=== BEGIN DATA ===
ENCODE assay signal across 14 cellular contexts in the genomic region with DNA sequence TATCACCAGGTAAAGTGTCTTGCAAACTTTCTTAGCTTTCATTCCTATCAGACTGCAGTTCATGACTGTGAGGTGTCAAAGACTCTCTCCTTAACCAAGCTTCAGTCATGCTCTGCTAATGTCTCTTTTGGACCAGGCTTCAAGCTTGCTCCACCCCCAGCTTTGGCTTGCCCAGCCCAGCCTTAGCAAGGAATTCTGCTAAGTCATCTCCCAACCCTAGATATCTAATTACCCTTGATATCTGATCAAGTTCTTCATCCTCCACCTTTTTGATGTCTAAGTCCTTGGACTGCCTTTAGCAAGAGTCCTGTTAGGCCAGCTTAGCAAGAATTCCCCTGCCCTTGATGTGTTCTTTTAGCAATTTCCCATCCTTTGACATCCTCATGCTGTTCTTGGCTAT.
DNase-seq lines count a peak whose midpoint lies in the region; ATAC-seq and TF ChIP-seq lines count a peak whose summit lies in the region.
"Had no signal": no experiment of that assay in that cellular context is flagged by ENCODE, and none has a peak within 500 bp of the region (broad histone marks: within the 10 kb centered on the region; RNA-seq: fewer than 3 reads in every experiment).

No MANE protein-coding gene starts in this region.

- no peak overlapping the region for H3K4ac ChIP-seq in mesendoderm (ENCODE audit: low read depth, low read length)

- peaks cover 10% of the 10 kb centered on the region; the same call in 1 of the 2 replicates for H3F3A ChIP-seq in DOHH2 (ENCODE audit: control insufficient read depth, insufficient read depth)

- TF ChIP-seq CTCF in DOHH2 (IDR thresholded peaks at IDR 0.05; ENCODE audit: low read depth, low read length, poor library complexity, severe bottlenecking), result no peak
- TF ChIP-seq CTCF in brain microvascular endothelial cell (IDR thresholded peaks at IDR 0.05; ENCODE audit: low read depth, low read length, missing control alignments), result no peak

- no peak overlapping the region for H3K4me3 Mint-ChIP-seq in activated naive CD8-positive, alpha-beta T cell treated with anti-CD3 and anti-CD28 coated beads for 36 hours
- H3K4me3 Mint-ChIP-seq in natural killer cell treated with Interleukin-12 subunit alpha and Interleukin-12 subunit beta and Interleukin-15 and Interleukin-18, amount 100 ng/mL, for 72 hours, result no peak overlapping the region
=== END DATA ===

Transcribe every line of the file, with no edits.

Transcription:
ENCODE assay signal across 14 cellular contexts in the genomic region with DNA sequence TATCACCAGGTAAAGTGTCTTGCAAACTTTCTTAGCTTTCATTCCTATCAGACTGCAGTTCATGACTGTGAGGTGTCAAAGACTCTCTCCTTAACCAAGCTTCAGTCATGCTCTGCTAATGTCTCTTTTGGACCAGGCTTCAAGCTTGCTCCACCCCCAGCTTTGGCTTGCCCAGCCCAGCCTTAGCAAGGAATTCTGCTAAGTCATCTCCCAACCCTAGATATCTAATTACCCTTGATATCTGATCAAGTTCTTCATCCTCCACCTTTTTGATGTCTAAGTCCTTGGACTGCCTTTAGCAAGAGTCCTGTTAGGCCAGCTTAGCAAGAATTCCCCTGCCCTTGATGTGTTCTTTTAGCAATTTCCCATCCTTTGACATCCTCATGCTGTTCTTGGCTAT.
DNase-seq lines count a peak whose midpoint lies in the region; ATAC-seq and TF ChIP-seq lines count a peak whose summit lies in the region.
"Had no signal": no experiment of that assay in that cellular context is flagged by ENCODE, and none has a peak within 500 bp of the region (broad histone marks: within the 10 kb centered on the region; RNA-seq: fewer than 3 reads in every experiment).

No MANE protein-coding gene starts in this region.

- no peak overlapping the region for H3K4ac ChIP-seq in mesendoderm (ENCODE audit: low read depth, low read length)

- peaks cover 10% of the 10 kb centered on the region; the same call in 1 of the 2 replicates for H3F3A ChIP-seq in DOHH2 (ENCODE audit: control insufficient read depth, insufficient read depth)

- TF ChIP-seq CTCF in DOHH2 (IDR thresholded peaks at IDR 0.05; ENCODE audit: low read depth, low read length, poor library complexity, severe bottlenecking), result no peak
- TF ChIP-seq CTCF in brain microvascular endothelial cell (IDR thresholded peaks at IDR 0.05; ENCODE audit: low read depth, low read length, missing control alignments), result no peak

- no peak overlapping the region for H3K4me3 Mint-ChIP-seq in activated naive CD8-positive, alpha-beta T cell treated with anti-CD3 and anti-CD28 coated beads for 36 hours
- H3K4me3 Mint-ChIP-seq in natural killer cell treated with Interleukin-12 subunit alpha and Interleukin-12 subunit beta and Interleukin-15 and Interleukin-18, amount 100 ng/mL, for 72 hours, result no peak overlapping the region